Bandra Fair

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The statue of Our Lady of Mount

Bandra Fair is a week-long fair held annually in the Bandra suburb of Mumbai, India. It starts on the Sunday following 8 September, the Feast of the Nativity of Mary, mother of Jesus, at the Mount Mary Church, Bandra.[1][2] The Bandra Fair is estimated to be around 300 years old. The fair started when a statue of Mother Mary was found floating in the Arabian Sea between 1700 and 1760, which, according to a legend, a Koli fisherman had dreamt about a few years earlier.[3]


Although the current church edifice is just 100 years old, the history behind the current statue of Our Lady of Mount goes back to the 16th century when Jesuit priests from Portugal brought the statue to bandra and constructed the Mount Mary Church there. In 1700, Arab pirates disfigured the statue by cutting off the right hand. In 1760, the Mount Mary Church was rebuilt and the statue was substituted with a statue of Our Lady of Navigators from the St. Andrew's Church nearby. This statue had an interesting legend. It goes that a Koli fisherman dreamt that he would find a statue in the sea. The statue was found floating in the sea between 1700 and 1760. A Jesuit Annual Letter dated to 1669 and published in the book St. Andrew's Church, Bandra (1616–1966) supports this claim. This was believed to be a miracle by the locals, and the Bandra Fair was started to celebrate this. However, in 1761, the original statue of the Lady of Mount was renovated with a child in her arms and returned to the church.[4]

The Shrine began attracting devotees from all the surrounding areas of the city. Devotees used to arrive at the foot of the hill by bullock carts. Some arrived by ferryboats from across the Mahim creek. They would park their carts along groves of mango trees at the foot of the hill and walk up the slope to the basilica at the top. After concluding their spiritual obligations, the pilgrims would now move back down whilst enjoying the merry fair.[5]


Stall selling wax offerings

The Fair draws lakhs of devotees and pilgrims annually. During the Fair, tens of thousands visit the shrine of Our Lady of Mount. The shrine attracts people from all faiths who pray to Mary in thanksgiving or requesting of favours.[1] Many pitch up stalls selling religious objects and an assortment of candles shaped like hands, feet and various other parts of the body. The people who are ill choose one that corresponds to their ailment and offer it in the basilica along with their supplications.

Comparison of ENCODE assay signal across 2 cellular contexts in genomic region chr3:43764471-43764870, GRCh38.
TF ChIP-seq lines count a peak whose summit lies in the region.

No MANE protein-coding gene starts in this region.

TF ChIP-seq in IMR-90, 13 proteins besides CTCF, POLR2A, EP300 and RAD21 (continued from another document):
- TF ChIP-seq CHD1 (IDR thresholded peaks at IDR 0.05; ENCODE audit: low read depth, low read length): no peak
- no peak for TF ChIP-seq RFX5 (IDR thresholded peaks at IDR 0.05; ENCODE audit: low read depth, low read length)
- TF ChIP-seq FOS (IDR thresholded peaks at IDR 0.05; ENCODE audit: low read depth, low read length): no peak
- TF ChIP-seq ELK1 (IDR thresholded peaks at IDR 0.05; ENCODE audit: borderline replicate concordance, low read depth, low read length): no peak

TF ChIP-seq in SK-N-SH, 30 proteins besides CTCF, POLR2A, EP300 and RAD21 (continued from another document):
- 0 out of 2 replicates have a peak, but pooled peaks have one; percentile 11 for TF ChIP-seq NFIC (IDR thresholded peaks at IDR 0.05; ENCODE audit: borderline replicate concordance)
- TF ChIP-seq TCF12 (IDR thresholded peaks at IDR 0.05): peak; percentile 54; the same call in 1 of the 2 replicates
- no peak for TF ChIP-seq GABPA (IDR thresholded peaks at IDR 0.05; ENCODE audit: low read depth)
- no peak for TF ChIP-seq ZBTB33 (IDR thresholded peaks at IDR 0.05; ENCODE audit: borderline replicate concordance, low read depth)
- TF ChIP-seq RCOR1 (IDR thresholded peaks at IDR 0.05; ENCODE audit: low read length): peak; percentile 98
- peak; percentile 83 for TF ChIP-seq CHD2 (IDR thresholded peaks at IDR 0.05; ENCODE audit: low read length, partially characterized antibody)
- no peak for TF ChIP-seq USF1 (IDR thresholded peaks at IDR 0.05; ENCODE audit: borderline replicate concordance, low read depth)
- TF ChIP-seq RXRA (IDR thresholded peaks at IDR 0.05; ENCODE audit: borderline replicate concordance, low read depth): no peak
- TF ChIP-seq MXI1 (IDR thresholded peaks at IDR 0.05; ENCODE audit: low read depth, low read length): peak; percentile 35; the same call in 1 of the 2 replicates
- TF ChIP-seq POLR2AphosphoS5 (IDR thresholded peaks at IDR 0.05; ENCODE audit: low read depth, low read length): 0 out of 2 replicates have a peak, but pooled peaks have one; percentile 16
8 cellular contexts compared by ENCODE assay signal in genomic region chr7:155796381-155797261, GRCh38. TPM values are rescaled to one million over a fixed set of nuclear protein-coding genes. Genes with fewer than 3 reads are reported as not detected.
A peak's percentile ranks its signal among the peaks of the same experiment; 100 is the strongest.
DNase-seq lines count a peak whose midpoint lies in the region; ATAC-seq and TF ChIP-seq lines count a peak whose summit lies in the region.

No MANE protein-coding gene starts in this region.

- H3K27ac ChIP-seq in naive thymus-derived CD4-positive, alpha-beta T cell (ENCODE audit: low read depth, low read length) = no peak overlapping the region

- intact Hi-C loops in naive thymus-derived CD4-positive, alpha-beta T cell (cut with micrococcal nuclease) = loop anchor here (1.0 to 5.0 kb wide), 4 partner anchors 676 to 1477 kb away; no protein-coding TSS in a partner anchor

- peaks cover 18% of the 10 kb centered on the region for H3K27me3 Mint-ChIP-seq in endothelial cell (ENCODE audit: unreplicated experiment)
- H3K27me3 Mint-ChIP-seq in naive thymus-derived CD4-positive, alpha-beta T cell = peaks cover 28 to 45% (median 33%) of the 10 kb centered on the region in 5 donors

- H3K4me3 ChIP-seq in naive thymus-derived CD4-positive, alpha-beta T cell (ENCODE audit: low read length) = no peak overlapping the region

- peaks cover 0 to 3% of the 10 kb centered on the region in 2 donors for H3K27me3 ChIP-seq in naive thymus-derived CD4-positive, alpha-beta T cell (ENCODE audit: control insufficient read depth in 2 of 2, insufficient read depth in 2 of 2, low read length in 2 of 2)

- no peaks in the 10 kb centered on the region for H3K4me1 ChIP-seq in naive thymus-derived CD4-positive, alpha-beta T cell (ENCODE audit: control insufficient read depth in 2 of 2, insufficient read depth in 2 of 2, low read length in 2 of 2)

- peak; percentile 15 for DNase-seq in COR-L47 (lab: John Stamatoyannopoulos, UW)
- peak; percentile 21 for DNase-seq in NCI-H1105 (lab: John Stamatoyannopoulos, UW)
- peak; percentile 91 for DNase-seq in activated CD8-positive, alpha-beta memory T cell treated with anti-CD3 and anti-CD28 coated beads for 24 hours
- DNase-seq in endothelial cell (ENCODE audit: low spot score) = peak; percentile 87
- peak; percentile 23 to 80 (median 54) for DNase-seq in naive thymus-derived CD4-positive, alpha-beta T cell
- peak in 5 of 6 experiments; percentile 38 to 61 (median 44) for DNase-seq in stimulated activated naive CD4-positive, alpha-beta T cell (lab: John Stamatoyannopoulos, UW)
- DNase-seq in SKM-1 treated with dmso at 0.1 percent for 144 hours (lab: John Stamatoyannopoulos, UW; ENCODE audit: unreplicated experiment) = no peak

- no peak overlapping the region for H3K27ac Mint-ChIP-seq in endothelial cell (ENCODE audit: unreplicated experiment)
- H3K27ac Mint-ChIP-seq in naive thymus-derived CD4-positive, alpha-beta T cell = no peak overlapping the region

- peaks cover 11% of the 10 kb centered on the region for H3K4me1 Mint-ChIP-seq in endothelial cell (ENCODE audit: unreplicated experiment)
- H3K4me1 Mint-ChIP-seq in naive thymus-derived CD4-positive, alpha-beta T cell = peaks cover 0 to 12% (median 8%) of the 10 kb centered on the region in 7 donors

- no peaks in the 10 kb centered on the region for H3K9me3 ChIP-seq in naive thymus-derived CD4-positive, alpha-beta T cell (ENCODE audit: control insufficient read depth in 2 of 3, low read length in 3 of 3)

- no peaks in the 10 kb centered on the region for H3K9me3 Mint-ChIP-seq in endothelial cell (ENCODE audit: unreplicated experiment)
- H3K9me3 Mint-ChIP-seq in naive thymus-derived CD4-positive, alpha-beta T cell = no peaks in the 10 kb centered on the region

After visiting the basilica, pilgrims descend from the Mount using the Steps on the eastern side.[6] The stalls lining both sides on the way down offer pilgrims sweets like Guava cheese, Kadio bodio (tiny stick made of Maida flour dipped in sugar syrup and dried) from Goa, Mawa peda (thick cookie made using evaporated milk) from Uttar Pradesh, Halva from Kerala, Tamil Nadu, and Delhi, and the chikki (a sweet made from groundnuts and jaggery) from Maharashtra are usually found at the stalls during the fair.[7][8] Only stalls erected within the boundaries of the basilica come under its jurisdiction, all other activity beyond that is organized and controlled by the Brihanmumbai Municipal Corporation. Stalls line the street from the gate at the bottom of the steps all the way to the old 'September Garden' located in the Mount Carmel Church compound, which is the tail end of the fair.[5]


Recently[when?], there have been many issues raised by the residents residing on the Mount Mary Road in Bandra where the Fair takes place. Some residents have complained that all the public transport is reserved for pilgrims during the fair, leaving the nearby residents with no transport. Due to large scale cooking on the roads, some residents have complained of pollution, while many have complained that mosquitoes increase in number during the fair. Also, nearby dental clinics and dispensaries on Mount Mary Road prefer to remain closed during the fair.[9][10]


The Bandra Fair is very popular in Mumbai. Every year, different political parties set up their political banners across the suburb of Bandra inviting the pilgrims to the Fair. The Bandra Fair is also popular across the world especially with the Indian Catholic diaspora. A similar event called the "Bandra Feast" is organized annually by the India Social and Cultural Centre (ISCC) in Abu Dhabi.[11]


  1. ^ a b Devotees throng to Bandra Fair on opening day as stall owners protest DNA, 13 Sep 2010.
  2. ^ Mount Mary fair begins today Indian Express, 8 September 2007.[dead link]
  3. ^ Shika Shah (17 September 2008). "Bandra's spirit captured in cakes, tattoos". MiD DAY. Archived from the original on 20 September 2008. Retrieved 27 September 2008.
  4. ^ "Bandra all set to mark Mother Mary's b'day". The Times of India. 8 September 2011. Retrieved 12 August 2014.
  5. ^ a b "The Bandra Fair". Basilica Website. Retrieved 12 August 2014.
  6. ^
  7. ^ Nitya Kaushik (9 September 2008). "City gears up for Bandra fair". MiD DAY. Retrieved 28 September 2008.
  8. ^ Shradha Sukumaran (9 September 2008). "Bandra fair lays out a sweet spread". Indian Express Newspapers (Mumbai) Ltd. Archived from the original on 17 June 2011. Retrieved 27 September 2008.
  9. ^ Linah Baliga (17 September 2008). "Bandra Fair forces residents to go on vacation". DNA. Retrieved 27 September 2008.
  10. ^ Nitya Kaushik (15 September 2008). "Crowds keep September date with Bandra fair". The Times of India. Retrieved 28 September 2008.
  11. ^ Claude Fernandes (9 September 2008). "'Bandra Fair' Celebrated in Abu Dhabi". Mangalorean.Com. Retrieved 28 September 2008.

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